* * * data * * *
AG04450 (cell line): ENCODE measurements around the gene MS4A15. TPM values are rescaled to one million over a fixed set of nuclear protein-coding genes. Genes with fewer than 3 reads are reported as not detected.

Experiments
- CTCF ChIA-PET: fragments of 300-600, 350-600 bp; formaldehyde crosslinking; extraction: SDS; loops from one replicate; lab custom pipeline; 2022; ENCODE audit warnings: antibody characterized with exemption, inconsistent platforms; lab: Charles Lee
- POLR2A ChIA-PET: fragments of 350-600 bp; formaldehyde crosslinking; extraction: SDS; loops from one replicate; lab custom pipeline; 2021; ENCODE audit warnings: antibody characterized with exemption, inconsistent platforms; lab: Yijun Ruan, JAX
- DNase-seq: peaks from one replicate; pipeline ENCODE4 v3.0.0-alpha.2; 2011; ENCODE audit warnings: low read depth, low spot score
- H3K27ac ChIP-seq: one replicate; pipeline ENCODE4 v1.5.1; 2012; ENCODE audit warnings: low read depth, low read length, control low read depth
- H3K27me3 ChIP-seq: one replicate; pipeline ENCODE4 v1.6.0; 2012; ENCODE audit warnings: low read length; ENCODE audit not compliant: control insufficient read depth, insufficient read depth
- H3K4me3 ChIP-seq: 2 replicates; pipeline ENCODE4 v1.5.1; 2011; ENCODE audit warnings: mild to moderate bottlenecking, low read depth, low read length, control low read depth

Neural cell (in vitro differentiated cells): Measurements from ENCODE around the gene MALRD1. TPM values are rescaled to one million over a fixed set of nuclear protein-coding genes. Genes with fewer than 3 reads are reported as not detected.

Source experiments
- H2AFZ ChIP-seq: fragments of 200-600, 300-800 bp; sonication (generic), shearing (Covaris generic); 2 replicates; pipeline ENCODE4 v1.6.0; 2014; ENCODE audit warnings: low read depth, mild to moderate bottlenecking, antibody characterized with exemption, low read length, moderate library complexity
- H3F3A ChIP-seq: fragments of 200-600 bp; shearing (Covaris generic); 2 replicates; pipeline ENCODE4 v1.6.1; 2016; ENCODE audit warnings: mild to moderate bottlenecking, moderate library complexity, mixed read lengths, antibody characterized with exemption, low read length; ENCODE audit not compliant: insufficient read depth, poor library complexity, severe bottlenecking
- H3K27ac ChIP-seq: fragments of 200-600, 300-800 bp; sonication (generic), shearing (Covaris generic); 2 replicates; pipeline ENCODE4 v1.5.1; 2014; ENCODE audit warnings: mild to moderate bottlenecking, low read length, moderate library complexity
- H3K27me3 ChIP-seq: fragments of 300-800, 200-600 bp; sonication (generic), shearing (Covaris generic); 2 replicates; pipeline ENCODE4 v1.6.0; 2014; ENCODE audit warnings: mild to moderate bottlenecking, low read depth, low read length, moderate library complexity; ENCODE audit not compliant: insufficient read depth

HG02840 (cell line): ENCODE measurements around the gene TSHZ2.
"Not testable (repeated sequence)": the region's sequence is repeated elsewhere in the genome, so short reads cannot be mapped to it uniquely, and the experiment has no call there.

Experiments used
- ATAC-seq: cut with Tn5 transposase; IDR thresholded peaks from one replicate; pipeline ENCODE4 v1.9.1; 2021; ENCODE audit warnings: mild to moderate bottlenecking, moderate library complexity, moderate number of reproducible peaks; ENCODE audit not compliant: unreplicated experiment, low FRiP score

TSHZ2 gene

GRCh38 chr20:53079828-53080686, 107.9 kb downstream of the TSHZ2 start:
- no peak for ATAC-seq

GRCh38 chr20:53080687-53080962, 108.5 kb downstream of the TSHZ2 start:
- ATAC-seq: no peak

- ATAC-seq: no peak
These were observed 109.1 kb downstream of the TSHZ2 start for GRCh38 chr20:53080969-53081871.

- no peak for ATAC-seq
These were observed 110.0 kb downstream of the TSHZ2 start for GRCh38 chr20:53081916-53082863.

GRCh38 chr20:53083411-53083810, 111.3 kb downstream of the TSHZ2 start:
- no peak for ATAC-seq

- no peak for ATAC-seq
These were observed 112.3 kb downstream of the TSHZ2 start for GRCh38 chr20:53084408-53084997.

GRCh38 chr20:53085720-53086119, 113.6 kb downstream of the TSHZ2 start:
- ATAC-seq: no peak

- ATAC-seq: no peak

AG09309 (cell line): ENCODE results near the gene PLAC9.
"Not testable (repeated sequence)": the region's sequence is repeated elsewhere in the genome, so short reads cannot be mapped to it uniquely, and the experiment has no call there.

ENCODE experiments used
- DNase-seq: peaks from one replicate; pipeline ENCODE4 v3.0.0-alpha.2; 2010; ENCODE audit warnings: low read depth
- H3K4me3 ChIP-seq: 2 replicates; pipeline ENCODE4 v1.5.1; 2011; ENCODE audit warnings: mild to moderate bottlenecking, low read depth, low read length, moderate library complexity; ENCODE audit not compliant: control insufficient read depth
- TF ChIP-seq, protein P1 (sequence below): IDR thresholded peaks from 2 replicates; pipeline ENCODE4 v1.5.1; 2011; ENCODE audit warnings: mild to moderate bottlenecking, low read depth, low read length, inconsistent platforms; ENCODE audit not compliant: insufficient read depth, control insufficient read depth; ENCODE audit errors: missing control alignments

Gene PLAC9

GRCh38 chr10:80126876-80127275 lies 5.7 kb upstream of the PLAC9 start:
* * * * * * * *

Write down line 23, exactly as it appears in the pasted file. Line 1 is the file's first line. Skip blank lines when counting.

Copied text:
- ATAC-seq: no peak